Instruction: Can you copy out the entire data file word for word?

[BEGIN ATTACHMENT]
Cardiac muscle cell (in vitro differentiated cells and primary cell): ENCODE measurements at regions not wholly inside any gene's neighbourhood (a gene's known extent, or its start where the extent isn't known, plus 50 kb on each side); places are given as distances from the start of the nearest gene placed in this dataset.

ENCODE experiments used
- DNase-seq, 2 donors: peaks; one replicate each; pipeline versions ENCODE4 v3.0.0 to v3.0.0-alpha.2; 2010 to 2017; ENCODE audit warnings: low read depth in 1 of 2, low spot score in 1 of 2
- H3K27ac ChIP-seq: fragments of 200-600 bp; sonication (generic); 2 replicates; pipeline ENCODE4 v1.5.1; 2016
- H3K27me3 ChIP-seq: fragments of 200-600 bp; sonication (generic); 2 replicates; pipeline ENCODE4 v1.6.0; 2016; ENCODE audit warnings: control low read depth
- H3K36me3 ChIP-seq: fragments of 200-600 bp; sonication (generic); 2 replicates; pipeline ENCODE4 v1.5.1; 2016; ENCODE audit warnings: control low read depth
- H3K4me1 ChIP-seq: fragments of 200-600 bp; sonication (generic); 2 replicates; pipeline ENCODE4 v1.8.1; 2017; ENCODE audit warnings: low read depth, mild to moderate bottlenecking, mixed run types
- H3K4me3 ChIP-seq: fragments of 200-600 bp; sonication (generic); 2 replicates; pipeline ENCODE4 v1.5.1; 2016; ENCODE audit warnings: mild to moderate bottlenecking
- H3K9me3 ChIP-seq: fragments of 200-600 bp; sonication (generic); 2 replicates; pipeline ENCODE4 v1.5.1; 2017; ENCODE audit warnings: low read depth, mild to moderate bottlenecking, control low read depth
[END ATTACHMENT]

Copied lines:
Cardiac muscle cell (in vitro differentiated cells and primary cell): ENCODE measurements at regions not wholly inside any gene's neighbourhood (a gene's known extent, or its start where the extent isn't known, plus 50 kb on each side); places are given as distances from the start of the nearest gene placed in this dataset.

ENCODE experiments used
- DNase-seq, 2 donors: peaks; one replicate each; pipeline versions ENCODE4 v3.0.0 to v3.0.0-alpha.2; 2010 to 2017; ENCODE audit warnings: low read depth in 1 of 2, low spot score in 1 of 2
- H3K27ac ChIP-seq: fragments of 200-600 bp; sonication (generic); 2 replicates; pipeline ENCODE4 v1.5.1; 2016
- H3K27me3 ChIP-seq: fragments of 200-600 bp; sonication (generic); 2 replicates; pipeline ENCODE4 v1.6.0; 2016; ENCODE audit warnings: control low read depth
- H3K36me3 ChIP-seq: fragments of 200-600 bp; sonication (generic); 2 replicates; pipeline ENCODE4 v1.5.1; 2016; ENCODE audit warnings: control low read depth
- H3K4me1 ChIP-seq: fragments of 200-600 bp; sonication (generic); 2 replicates; pipeline ENCODE4 v1.8.1; 2017; ENCODE audit warnings: low read depth, mild to moderate bottlenecking, mixed run types
- H3K4me3 ChIP-seq: fragments of 200-600 bp; sonication (generic); 2 replicates; pipeline ENCODE4 v1.5.1; 2016; ENCODE audit warnings: mild to moderate bottlenecking
- H3K9me3 ChIP-seq: fragments of 200-600 bp; sonication (generic); 2 replicates; pipeline ENCODE4 v1.5.1; 2017; ENCODE audit warnings: low read depth, mild to moderate bottlenecking, control low read depth